The Pascal community fragmented. The 8-bit systems carried on using ISO Pascal or UCSD Pascal, but Wirth and other key Pascal experts went off and created Modula-2, which was much more practical for real world programming. (I used Modula-2 on the Atari ST, it was a much nicer experience than trying to program GEM in C.)
But instead of Pascal or Modula-2, Borland went off and did their own thing, producing a proprietary "Pascal" that wasn't compatible with anyone else.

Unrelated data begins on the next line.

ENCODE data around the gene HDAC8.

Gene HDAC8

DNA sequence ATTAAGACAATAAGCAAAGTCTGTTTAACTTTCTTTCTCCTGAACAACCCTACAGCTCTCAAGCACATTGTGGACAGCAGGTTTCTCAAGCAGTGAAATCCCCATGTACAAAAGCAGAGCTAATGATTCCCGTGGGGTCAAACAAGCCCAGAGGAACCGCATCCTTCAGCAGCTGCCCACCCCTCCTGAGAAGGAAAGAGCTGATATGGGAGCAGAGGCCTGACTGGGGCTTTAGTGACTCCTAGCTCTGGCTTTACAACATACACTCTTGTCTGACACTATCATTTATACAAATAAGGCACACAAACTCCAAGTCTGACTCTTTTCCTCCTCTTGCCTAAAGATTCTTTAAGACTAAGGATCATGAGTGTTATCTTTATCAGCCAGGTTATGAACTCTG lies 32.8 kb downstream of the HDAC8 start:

Then the Modula-2 community split into the Oberon (Wirth) and Modula-3 (everyone else) communities to add OO, and Borland again did their own thing and ignored everyone else.
Now we have Go, which takes C and adds in ideas from Modula and Oberon. And Free Pascal still isn't even compatible with 1982's standard ISO Pascal.